Pierre the Partridge – A Most Unusual Bird

Story and photos by Dennis Money

 

Whether you call them partridge or ruffed grouse, everyone who has ever hunted them knows how difficult they can be. They are elusive to be sure, and their startling takeoffs will wake you up and get your heart racing. So it was several years ago that I was surprised at a unique change in one partridge’s personality.

It happened one fall day as I was driving my four-wheeler in a forested area of my property on the west side of Canandaigua Lake. Suddenly, a partridge started running alongside my four-wheeler at a distance of about 8 feet. When I stopped, so did he, but eventually he became a bit more aggressive. The next time I stopped, he jumped up on the front end of the four-wheeler and stared at me! Well, that may have been “cute” initially, but when I decided to head home he decided to fly up and hit me in the head with his little feet!

Granted, a bird weighing 20 ounces is not going to instill fear or major bodily damage, but it was still an experience I was not expecting. Little did I know that this was just the start of many years of terrific experiences with a partridge I finally called “Pierre.”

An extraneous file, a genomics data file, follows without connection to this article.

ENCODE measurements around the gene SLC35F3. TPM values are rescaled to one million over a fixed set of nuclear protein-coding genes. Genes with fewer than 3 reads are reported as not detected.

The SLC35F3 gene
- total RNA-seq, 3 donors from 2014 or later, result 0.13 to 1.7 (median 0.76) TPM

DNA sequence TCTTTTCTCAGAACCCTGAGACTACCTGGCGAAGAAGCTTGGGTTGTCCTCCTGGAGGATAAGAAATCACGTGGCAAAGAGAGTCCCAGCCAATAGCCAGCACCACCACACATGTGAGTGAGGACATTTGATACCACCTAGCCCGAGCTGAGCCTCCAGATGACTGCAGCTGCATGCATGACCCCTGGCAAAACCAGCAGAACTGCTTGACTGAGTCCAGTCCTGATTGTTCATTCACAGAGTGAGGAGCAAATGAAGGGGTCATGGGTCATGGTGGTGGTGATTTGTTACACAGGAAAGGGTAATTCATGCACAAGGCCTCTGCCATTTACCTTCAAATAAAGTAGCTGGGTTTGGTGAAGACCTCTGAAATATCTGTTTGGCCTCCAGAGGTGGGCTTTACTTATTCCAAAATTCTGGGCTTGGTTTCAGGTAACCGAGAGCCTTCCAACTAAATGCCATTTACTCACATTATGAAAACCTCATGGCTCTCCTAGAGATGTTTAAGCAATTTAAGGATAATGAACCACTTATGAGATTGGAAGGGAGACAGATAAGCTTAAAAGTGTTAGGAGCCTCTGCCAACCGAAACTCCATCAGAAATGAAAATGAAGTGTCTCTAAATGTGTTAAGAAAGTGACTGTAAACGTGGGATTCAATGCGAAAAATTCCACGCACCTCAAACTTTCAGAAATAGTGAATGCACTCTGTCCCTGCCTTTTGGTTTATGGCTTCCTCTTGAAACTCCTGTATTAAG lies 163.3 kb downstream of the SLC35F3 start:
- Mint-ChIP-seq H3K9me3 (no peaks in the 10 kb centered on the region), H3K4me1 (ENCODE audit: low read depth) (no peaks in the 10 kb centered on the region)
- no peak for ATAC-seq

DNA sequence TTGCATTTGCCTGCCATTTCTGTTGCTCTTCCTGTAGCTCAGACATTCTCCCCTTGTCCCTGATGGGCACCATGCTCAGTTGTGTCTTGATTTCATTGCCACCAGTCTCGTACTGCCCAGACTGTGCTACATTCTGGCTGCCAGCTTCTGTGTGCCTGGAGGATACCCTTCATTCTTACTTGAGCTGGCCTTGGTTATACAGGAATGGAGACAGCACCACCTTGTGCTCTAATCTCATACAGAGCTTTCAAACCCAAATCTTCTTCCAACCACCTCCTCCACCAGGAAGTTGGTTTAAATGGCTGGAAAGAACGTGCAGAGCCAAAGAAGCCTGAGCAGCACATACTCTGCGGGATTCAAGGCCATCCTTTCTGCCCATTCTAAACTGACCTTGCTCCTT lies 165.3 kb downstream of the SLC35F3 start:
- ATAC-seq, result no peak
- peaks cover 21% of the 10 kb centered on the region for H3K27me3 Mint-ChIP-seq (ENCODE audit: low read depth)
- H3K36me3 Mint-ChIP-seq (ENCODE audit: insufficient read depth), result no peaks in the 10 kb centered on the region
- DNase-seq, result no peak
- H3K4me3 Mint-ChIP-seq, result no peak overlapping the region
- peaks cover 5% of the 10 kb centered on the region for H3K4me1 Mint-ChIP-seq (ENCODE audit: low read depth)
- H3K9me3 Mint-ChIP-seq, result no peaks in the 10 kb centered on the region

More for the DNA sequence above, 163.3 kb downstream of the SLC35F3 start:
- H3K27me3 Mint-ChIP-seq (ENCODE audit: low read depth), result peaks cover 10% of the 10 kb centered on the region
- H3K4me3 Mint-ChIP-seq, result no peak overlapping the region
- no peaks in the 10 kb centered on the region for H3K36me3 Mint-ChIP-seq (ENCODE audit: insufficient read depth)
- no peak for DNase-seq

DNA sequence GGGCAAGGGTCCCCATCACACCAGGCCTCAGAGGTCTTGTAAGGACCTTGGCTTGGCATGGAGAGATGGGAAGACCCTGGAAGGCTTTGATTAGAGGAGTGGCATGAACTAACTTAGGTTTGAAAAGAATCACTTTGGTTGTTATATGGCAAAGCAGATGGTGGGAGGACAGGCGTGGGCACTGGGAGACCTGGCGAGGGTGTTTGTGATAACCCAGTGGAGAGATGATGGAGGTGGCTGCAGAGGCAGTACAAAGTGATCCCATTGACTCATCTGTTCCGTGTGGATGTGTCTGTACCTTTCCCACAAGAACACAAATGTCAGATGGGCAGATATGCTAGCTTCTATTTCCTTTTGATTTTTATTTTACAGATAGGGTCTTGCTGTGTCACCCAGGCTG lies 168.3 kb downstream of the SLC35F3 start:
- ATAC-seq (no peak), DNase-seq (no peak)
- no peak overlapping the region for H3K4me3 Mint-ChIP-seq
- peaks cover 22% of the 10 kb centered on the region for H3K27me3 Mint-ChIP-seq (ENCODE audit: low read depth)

So why did I choose Pierre the
Partridge versus George the Grouse? Well, Pierre seemed to roll off the lips easier. George the Grouse just seemed too gruff.

Pierre had a home territory of about 10 acres. You never saw him outside of certain boundaries that I was able to define by his actions. By this, I meant he would come to an edge of his turf with me and would not go a step further. He knew his comfort zone and so we always had a pretty good idea where we would find him.

One day I was in a tree stand during bow season. I saw Pierre approaching the stand and suddenly he ran into a thicket of brambles. Within a minute a red fox sauntered by. What did he hear or sense to make him seek shelter? Birds, except for vultures, don’t have a great sense of smell, but somehow he knew of the danger. After the fox was gone, Pierre came back out of his hideaway.

A couple of years ago, when I was selling Christmas trees, Pierre decided to be the star of the show. He would hide under a Douglas Fir and when prospective buyers came by, he would rush out and surprise them. He untied their shoe laces with his beak, and intimidated the kids and the adults. Pierre was a major hit with anyone who came across his bold personality.

My favorite memory of Pierre happened one day when I was again in a tree stand during bow season for deer. I heard a rustle in the leaves and suddenly Pierre flew up to the stand and then stood on my bow which was resting on a board. I could not believe what I was seeing.

I last saw Pierre in March this year, but I fear he has gone to partridge heaven since then. He has left anyone who encountered his brash personality with many happy memories. It is doubtful we will ever encounter another one like him. Wildlife creatures are beautiful. Enjoy them.

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